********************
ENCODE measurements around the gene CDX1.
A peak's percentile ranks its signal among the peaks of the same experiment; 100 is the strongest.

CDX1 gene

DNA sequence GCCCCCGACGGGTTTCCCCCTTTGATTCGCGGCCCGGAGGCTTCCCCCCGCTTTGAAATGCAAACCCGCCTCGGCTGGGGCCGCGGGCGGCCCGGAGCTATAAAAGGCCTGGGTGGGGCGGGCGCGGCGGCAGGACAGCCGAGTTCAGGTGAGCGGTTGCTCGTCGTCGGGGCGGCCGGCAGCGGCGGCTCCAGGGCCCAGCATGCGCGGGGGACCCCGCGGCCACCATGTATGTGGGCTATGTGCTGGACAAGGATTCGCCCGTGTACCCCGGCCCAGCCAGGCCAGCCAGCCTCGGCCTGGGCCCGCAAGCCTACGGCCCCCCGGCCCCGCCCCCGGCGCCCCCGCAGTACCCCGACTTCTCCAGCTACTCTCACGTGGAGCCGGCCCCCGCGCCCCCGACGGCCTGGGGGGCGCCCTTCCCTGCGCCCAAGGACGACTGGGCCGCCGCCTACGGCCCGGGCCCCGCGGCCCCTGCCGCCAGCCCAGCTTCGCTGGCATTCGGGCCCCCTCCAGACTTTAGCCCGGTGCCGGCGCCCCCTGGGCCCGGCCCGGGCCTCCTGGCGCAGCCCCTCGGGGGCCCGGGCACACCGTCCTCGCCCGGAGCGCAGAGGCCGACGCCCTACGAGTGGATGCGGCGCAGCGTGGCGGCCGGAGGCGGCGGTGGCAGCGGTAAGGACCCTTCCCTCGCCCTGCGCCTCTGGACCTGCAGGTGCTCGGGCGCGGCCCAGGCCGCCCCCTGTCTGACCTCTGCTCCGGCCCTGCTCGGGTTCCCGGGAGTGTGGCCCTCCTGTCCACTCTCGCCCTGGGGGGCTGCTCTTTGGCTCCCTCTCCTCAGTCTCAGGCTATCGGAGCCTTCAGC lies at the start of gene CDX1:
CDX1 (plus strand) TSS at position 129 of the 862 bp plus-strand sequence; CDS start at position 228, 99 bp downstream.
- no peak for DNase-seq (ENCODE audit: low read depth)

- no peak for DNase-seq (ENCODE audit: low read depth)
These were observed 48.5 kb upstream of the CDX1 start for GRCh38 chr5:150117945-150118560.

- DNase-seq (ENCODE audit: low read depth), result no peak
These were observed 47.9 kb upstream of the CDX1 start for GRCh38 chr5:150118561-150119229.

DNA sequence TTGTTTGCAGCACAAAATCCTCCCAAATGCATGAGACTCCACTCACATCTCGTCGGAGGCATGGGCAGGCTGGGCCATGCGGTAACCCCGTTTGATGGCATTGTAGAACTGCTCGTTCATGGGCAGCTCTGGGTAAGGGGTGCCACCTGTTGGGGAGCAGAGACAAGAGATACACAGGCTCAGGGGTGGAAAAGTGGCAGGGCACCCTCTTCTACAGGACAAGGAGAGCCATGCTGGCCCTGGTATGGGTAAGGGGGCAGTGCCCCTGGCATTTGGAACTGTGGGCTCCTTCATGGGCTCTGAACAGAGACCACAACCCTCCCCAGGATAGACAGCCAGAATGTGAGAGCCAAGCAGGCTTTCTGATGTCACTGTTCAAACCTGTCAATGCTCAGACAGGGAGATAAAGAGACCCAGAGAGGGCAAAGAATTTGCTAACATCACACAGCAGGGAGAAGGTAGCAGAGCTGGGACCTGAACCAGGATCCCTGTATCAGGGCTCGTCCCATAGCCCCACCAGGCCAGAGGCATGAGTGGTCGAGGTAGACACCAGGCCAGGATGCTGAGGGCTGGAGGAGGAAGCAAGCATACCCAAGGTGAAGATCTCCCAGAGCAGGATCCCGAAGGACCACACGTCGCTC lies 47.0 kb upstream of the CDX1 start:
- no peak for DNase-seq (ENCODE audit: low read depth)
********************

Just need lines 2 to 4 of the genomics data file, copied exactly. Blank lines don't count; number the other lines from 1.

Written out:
A peak's percentile ranks its signal among the peaks of the same experiment; 100 is the strongest.

CDX1 gene

DNA sequence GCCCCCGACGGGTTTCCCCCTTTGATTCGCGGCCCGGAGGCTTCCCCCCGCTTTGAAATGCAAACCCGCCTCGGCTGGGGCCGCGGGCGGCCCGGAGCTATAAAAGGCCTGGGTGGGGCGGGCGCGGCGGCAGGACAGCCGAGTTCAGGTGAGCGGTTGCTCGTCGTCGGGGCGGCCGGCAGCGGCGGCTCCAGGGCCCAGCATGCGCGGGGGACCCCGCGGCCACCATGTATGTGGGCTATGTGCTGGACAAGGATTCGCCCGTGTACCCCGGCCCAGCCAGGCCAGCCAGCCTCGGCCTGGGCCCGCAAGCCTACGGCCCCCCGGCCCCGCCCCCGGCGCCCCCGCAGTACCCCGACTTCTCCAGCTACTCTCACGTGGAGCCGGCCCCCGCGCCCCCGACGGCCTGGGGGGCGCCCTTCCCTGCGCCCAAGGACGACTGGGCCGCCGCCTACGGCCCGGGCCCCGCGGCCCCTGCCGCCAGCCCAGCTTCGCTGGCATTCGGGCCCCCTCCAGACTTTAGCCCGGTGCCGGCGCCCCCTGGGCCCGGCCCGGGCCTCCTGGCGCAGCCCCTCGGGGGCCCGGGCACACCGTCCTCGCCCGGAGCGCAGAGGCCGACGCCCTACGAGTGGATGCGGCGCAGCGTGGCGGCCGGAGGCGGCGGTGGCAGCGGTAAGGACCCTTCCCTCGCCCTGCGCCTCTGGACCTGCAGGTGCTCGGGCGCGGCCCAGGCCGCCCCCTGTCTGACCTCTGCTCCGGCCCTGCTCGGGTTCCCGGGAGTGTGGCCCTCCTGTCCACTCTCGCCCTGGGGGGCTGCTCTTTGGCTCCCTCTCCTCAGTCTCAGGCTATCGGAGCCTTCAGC lies at the start of gene CDX1: